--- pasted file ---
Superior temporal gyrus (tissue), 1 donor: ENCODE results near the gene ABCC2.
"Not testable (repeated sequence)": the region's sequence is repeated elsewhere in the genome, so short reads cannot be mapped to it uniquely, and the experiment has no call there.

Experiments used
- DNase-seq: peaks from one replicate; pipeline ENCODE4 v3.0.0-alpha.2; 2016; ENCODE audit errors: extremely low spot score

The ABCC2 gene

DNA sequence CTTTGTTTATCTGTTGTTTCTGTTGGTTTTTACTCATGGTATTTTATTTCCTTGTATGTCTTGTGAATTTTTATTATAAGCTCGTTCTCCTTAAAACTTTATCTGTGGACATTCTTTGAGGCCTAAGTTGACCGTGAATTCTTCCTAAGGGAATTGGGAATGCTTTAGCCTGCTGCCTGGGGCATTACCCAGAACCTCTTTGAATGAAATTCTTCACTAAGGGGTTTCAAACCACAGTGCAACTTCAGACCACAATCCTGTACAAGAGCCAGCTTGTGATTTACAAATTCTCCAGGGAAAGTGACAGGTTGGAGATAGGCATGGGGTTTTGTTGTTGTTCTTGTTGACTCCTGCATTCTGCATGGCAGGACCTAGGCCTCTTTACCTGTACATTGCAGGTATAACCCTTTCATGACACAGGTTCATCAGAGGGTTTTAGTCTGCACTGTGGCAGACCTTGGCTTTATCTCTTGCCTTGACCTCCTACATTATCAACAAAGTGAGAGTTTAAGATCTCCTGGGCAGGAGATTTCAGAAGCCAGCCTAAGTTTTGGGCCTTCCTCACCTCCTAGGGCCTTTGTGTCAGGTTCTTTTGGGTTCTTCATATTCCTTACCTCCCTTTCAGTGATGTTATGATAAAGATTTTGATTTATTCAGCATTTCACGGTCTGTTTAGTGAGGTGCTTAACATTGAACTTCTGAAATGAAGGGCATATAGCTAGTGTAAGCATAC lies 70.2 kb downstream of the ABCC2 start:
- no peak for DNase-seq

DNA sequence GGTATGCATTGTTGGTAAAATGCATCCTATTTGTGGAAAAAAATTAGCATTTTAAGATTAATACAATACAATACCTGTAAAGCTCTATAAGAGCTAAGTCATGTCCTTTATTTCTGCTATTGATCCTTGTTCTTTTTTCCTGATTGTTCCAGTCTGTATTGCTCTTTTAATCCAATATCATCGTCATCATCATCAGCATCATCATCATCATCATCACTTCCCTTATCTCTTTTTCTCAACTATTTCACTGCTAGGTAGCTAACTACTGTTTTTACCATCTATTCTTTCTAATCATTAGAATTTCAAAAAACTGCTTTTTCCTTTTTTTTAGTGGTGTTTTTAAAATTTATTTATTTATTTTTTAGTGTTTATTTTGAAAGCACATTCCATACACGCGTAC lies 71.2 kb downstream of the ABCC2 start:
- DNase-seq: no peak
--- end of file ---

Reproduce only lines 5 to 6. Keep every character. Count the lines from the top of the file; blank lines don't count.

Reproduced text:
The ABCC2 gene

DNA sequence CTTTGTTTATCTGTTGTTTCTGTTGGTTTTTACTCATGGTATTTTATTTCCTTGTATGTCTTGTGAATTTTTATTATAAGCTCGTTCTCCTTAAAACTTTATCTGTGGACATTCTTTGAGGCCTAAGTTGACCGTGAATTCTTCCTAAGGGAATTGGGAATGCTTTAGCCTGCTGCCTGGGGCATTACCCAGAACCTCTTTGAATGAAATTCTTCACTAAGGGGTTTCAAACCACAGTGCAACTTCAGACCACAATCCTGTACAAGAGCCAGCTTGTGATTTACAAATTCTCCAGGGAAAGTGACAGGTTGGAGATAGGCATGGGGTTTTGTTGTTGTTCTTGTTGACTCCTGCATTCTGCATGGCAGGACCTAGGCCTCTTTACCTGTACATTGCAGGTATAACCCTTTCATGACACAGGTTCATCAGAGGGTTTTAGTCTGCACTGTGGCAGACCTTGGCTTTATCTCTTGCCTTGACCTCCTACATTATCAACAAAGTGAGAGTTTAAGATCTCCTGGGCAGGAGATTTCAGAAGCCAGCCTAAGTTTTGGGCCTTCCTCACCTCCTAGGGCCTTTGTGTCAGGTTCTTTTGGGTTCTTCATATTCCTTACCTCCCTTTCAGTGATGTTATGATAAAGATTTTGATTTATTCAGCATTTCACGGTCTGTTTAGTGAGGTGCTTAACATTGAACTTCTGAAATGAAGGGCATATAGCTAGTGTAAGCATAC lies 70.2 kb downstream of the ABCC2 start: